Power of Attorney
The possibility of losing the capacity to manage our personal affairs is something we should all consider, not only just as we grow older. In the event that you are not able to deal with your Finances or make decisions concerning your Health and Welfare, not having a Power Of Attorney in place can have serious consequences. Without an appropriate Power of Attorney, your friends or family may not be able to help you or act on your behalf.
Types of Power of Attorney
Enduring Power of Attorney documents gave Attorneys the authority to act on behalf of the person who made the EPA (the Donor), and make key decisions concerning their finances.
EPAs do not provide the Attorney with the ability to make decisions concerning Health and Welfare decisions. Since the introduction of Lasting Powers of Attorney you cannot make new EPAs, however, existing EPAs are still valid and Attorneys under EPAs should ensure that they know the extent of their authority and when to contact the Office of the Public Guardian (OPG) to keep them informed of the condition of the Donor.
A Lasting Power of Attorney allows you to give your loved ones the legal authority to make key decisions about your finances, health and welfare should you be unable to do so yourself in the future.
LPAs can cover health and welfare issues, including medical care you receive and where you live, as well as property and finance issues, such as selling your home and managing your pension. You can decide exactly what decisions your Attorney will be able to make on your behalf, ensuring your needs will be met without giving away more control than you are comfortable with.
It’s advisable that you have a solicitor draft an LPA for you and the Power of Attorney will need to be registered with the Office of the Public Guardian (OPG) to give it legal force, either by the person making the LPA or by a named Attorney when the time comes that the Power of Attorney needs to be used.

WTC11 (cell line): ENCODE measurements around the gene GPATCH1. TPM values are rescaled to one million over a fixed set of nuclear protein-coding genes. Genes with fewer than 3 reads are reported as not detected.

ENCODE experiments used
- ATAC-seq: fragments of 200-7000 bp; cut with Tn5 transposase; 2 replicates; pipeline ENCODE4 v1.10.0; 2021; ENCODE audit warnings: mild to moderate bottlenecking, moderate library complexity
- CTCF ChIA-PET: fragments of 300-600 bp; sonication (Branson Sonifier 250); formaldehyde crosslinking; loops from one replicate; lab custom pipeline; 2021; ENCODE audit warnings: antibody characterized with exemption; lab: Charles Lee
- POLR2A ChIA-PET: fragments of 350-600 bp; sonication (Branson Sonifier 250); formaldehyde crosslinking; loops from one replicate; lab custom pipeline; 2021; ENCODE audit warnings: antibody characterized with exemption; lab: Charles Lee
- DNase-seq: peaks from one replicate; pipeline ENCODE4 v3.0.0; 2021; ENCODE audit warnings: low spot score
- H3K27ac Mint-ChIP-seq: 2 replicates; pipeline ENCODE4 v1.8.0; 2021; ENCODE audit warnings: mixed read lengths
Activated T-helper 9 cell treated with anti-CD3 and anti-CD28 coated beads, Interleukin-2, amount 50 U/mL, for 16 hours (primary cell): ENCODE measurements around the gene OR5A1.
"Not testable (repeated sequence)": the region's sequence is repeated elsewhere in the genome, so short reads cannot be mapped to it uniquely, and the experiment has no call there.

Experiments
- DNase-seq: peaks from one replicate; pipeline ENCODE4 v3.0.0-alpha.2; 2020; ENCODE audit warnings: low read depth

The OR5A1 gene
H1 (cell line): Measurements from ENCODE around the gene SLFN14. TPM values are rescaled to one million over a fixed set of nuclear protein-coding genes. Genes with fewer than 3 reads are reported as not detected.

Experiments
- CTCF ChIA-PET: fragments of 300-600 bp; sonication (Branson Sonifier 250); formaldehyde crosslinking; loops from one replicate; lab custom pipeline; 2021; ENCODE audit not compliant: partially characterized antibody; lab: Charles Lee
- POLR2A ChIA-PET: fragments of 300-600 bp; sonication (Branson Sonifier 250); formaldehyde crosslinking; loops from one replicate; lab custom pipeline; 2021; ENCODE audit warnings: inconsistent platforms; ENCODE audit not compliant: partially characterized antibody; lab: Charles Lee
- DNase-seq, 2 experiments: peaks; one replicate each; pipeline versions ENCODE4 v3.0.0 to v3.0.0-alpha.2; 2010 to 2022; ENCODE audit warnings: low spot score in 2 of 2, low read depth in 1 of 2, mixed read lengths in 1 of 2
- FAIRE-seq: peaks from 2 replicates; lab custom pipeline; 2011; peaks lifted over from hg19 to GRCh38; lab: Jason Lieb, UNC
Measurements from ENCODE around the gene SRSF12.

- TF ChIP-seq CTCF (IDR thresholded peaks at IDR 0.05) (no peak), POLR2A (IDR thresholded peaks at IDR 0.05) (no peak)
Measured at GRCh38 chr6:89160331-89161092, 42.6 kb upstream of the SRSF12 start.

A General Power of Attorney is a limited type of Power of Attorney where the Donor appoints an Attorney to assist and make decisions for them concerning only a specific matter and for a precise period of time.
GPAs should only be used in limited circumstances and where no other option is appropriate. However, in the event that the Donor loses their mental capacity, the GPA will immediately be cancelled and the Attorney under this Power of Attorney no longer has the ability to assist.
How our LPA team can help you
At WDS, our highly experienced team can guide you through the entire process of creating and registering the most appropriate Power of Attorney for you. We also regularly advise Attorneys on the use of their powers and the actions they need to take to support their loved ones.
We are sensitive to the practical and emotional issues involved in representing vulnerable people in all matters related to their health and welfare. Our friendly, experienced team are experts at balancing the conflicting needs of the various parties involved and finding a positive way forward that protects the needs of the vulnerable person at the heart of the matter.
As well as offering strong expertise in Lasting Powers of Attorney, we can also advise you on applications to the Court of Protection where a loved one has lost mental capacity and did not make an LPA.
Get in touch with our Lasting Power of Attorney team in Bristol